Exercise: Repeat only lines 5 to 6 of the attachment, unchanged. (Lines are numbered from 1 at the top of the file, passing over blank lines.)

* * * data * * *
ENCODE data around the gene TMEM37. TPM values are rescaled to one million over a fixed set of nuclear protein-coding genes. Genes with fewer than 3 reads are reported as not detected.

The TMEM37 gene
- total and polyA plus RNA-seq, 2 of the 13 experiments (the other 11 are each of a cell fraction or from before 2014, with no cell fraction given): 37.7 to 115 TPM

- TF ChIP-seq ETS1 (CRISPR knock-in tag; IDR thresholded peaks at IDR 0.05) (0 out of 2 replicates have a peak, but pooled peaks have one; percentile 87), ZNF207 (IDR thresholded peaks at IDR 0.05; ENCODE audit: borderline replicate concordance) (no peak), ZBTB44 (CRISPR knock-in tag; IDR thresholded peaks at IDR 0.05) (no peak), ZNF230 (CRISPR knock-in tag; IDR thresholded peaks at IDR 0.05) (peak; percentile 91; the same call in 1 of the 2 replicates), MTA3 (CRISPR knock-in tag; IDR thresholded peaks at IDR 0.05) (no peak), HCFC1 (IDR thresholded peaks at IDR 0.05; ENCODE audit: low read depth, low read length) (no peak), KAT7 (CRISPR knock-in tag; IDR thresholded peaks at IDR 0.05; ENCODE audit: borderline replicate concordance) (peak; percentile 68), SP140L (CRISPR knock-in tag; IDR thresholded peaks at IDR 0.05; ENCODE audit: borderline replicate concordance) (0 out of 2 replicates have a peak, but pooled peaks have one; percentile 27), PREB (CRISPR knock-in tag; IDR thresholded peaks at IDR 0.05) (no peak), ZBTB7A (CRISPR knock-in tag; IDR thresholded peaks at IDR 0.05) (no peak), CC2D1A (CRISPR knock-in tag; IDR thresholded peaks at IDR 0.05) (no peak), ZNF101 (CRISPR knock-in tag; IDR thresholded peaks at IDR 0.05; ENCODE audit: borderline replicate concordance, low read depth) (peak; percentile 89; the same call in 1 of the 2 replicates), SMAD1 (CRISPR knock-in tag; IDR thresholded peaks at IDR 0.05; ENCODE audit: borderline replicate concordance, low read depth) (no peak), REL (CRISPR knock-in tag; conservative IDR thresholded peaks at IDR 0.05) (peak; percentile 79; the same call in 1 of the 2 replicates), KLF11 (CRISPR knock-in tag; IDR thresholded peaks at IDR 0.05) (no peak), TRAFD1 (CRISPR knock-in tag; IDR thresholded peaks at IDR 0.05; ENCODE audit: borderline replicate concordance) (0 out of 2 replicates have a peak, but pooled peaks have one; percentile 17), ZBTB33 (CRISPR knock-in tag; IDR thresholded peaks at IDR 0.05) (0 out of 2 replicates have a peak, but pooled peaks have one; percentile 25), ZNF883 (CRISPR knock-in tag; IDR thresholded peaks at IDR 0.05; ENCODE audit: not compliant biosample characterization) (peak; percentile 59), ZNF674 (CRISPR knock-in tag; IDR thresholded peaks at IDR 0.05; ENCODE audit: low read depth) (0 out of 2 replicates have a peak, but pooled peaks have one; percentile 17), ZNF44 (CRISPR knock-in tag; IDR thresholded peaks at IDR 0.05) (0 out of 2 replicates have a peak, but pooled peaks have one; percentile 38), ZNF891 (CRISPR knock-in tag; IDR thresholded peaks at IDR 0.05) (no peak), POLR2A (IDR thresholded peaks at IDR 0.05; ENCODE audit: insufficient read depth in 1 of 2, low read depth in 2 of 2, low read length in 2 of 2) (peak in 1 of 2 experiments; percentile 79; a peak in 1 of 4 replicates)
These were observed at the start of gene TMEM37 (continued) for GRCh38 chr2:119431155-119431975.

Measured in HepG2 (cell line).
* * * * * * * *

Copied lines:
These were observed at the start of gene TMEM37 (continued) for GRCh38 chr2:119431155-119431975.

Measured in HepG2 (cell line).